An action-based plan of this nature on DEI should include specific things you want to accomplish and the areas of the business that are positively transforming. This could include changing products themselves or using different brand imagery. It is also important to note that inclusivity and diversity matters are ongoing commitments. For this reason, you must regularly check in and assess your progress. Not to mention get feedback and constantly reevaluate your approach. It is a good idea also to have one designated person to own the implementation of your DEI strategy. 

Another thing to keep in mind is that not just one person in your business should be well-versed in all things diversity, equity and inclusion. Your entire workforce of staff should also understand each of these terms and why they are important. For that reason, it is a great idea to have your team undergo some educational training on DEI. You should also consider organising a public statement on your new DEI strategy to demonstrate you are committed to being more diverse and inclusive. This shows your transparency surrounding social justice and ultimately enhances your brand image and strong leadership. 

  1. Take inspiration from other businesses who have successfully implemented DEI

Finally, if you are stuck on what to do when it comes to DEI, have a look at some of the businesses that have been successful in implementing it. As mentioned above, not every approach will work for every business, but there is no harm in appreciating and taking some inspiration when the shoe fits. Businesses that are committed to DEI should not work in isolation. Rather they should share their stories and reflect on their successes and challenges and provide resources and advice to other businesses that wish to make DEI a part of their DNA.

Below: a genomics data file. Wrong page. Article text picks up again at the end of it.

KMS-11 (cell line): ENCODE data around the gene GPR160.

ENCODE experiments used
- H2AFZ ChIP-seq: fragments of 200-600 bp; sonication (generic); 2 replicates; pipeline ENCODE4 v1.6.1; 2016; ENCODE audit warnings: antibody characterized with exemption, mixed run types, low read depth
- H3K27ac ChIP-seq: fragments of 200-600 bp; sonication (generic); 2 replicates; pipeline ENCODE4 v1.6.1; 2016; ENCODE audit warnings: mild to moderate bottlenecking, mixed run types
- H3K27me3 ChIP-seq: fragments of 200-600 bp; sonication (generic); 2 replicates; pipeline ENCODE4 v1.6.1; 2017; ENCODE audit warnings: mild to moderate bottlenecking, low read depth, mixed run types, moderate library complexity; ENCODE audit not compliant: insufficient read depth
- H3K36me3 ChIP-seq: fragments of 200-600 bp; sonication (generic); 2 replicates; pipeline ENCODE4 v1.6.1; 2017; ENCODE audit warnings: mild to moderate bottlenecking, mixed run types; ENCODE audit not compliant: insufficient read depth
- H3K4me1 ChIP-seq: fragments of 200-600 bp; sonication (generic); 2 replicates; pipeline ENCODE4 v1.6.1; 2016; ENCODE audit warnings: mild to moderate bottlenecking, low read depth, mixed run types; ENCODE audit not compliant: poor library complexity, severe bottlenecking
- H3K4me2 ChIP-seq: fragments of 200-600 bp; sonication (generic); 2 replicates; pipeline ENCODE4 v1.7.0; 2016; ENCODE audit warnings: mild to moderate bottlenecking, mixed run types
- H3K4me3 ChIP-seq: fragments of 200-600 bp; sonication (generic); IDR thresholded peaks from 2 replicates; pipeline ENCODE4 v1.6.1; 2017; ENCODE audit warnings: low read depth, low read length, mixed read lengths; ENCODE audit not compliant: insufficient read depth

It’s not enough to just say you want to be more diverse or inclusive. You need to take action and implement DEI strategies and practices. Embedding diversity, equity, and inclusion into your workplace have many advantages. These include enhanced trust and authenticity from your customers and the ability to reach a wider audience. 

Additionally, empowering the community to be more diverse and inclusive too and supporting each member. Implementing DEI is also a huge opportunity for innovation, gaining better talent, and generating higher profits. DEI is integral to business and if you want to succeed, having everyone in your corner is a big help.